"I had made a pact with myself before coming to America to try not to visit McDonald’s during my time in the USA. This wasn’t because of any anti-consumerist stance or anything. It was simply because McDonald’s has come to symbolise America and its cuisine. I regularly frequent McDonald’s back in the UK, and it seemed a shame to come to such a vast country and then eat the same food that I could eat back home" (pg. 21). On the aforementioned guys' trip, Jake and Brian did stop at McDonald's...but only to use the bathroom, they said. Ha.
          
"This was what it was all about. Guitars in the back, potato chips in the front, and carefree smiles on our faces. The radio was blaring out Bruce Springsteen’s Born in the USA (it wasn’t), and we hit the New Jersey Turnpike with a wealth of choices and opportunities ahead of us. It was almost too good to be true. And it was" (pg. 49).      

"After spending way more money on car repairs than we had planned to, we needed to budget for food a bit better. We had begun a diet of bologna sandwiches and bananas. Bologna sandwiches were cheap and easy. American bread, we discovered, lasts forever. It’s weird and spongy, with an almost cake-like texture. It tastes quite like cake too, but is apparently bread. Its seemingly unlimited shelf life makes it a backpacker’s best friend" (pg. 62).

"It was not until an hour and a half later that we discovered that Rawlins was 76 miles from Rock River. It was gems like this that fuelled my love of America. In the UK, there are very few things that anyone would consider driving 76 miles for. In rural America, 76 miles is an acceptable distance to travel for a good breakfast" (pg. 258). Years ago, when I was visiting a friend in Texas just after I graduated from high school, I remember being floored that she was waking me up at seven in the morning so that we could drive to lunch. Well, we were driving nearly 150 miles each way to have lunch and eat peaches. It was actually one of the more memorable days of my trip and I am forever grateful for that jaunt to Fredericksburg.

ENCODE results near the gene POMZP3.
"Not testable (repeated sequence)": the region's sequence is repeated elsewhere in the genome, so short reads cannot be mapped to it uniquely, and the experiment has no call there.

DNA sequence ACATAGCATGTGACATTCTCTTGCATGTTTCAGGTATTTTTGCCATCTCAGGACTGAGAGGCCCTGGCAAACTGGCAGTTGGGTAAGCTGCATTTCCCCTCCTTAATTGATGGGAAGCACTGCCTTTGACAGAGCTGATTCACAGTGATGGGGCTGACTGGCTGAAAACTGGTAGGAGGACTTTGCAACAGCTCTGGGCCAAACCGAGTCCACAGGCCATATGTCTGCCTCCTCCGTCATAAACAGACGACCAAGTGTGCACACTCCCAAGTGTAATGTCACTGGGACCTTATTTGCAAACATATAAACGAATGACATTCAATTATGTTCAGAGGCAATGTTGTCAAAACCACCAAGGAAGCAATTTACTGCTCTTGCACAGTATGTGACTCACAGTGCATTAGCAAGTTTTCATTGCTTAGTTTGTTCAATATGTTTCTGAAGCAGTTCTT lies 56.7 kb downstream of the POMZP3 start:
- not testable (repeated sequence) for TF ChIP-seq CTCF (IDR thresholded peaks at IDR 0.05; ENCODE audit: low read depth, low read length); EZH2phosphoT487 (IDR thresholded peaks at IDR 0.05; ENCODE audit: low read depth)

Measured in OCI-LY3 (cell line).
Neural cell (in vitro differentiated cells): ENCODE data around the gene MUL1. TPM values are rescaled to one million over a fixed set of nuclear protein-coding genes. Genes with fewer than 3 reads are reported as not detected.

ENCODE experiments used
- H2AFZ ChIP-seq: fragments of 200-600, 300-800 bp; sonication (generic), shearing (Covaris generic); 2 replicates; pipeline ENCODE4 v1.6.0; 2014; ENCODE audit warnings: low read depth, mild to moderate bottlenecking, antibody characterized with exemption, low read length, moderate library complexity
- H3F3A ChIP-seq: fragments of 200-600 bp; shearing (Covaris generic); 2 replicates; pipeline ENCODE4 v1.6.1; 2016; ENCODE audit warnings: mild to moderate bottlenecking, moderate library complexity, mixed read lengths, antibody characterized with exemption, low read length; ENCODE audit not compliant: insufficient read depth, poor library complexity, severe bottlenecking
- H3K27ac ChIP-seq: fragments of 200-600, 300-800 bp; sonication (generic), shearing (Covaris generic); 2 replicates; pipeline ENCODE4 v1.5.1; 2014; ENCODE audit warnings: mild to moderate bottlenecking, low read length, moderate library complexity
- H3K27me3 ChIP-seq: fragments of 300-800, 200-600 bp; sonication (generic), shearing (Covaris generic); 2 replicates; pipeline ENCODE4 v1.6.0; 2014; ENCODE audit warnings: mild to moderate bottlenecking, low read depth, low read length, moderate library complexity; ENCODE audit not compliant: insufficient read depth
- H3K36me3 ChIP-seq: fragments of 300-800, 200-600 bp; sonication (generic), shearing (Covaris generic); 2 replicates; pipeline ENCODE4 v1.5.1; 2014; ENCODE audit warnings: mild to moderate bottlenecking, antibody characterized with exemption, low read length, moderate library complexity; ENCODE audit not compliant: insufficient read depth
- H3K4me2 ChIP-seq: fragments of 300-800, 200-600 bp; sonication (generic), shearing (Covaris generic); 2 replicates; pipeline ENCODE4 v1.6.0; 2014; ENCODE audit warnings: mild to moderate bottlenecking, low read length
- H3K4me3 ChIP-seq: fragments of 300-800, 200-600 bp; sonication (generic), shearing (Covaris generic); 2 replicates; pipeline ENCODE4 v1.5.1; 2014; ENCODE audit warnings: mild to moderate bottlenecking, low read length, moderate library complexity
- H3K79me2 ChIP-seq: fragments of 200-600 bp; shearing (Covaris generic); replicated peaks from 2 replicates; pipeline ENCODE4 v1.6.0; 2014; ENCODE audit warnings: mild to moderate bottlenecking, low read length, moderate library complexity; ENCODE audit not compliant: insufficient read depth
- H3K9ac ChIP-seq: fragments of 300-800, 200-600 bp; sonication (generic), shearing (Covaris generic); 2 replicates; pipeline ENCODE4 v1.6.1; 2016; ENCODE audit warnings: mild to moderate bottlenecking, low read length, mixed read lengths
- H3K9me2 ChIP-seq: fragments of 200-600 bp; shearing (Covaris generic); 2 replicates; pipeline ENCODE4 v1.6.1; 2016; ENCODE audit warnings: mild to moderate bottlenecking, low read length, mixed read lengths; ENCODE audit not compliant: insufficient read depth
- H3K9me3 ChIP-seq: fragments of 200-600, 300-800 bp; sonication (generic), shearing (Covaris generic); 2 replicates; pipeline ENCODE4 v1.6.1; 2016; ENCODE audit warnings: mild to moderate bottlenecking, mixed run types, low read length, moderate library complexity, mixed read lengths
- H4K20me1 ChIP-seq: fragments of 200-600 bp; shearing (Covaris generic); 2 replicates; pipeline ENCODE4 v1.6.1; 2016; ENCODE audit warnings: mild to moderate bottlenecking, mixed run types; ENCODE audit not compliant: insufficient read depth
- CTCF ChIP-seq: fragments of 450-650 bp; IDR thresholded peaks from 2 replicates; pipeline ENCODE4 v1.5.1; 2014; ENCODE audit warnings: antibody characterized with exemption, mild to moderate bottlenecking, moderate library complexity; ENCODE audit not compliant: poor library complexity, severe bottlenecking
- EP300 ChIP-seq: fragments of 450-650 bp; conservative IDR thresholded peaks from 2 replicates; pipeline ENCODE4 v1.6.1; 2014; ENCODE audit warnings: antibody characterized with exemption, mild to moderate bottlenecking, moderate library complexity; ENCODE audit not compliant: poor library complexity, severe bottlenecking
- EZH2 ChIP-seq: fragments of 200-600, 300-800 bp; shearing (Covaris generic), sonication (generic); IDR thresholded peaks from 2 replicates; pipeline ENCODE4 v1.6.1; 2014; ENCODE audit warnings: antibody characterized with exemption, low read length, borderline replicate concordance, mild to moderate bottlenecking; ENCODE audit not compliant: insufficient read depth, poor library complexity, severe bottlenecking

His commentary about the American holiday of Thanksgiving, red Solo cups, and (pre)judging the quality, or lack thereof, of a restaurant's fare by the number of antlers on the wall all had me chuckling aloud, too.

But, the passage from where the book's title comes, when George is pleading with the car to not break down: "'DAMMIT! NOT TONIGHT, JOSEPHINE!' I shouted, banging my fist on the steering wheel and giving the horn a loud blast that nobody would hear but me. 'Please, Josephine…' I said, more calmly this time, '…not tonight'" (pg. 195).

On the Plate

Mahood writes a lot about this road trip food. I was tickled to read about his stop in Mariposa on their way from Yosemite to Petaluma. "Later that evening we checked back into the same motel, where the man offered us an even cheaper nightly rate. We ate at the nearby Happy Burger Diner in Mariposa, which proudly claims to have the 'largest menu in the Sierra'" (pg. 164).



And I considered making those happy fries in honor of this book. Aren't they cute?!


The history of the hamburger, almost inspired a burger. "In 1885, Charlie Nagreen – now known as ‘Hamburger Charlie’ – was selling pork sandwiches at the Seymour Fair and unknowingly created the hamburger when he sold a meatball to a customer sandwiched between two slices of bread. Seymour has embraced its hamburger history; it has a dedicated Hamburger Museum and an annual celebration called Burger Fest" (pg. 303). That photo is also from Happy Burger in Mariposa!

But what inspired me into the kitchen was George and Mark's stint on a chicken ranch in Petaluma where they were housesitting for family during the winter holidays.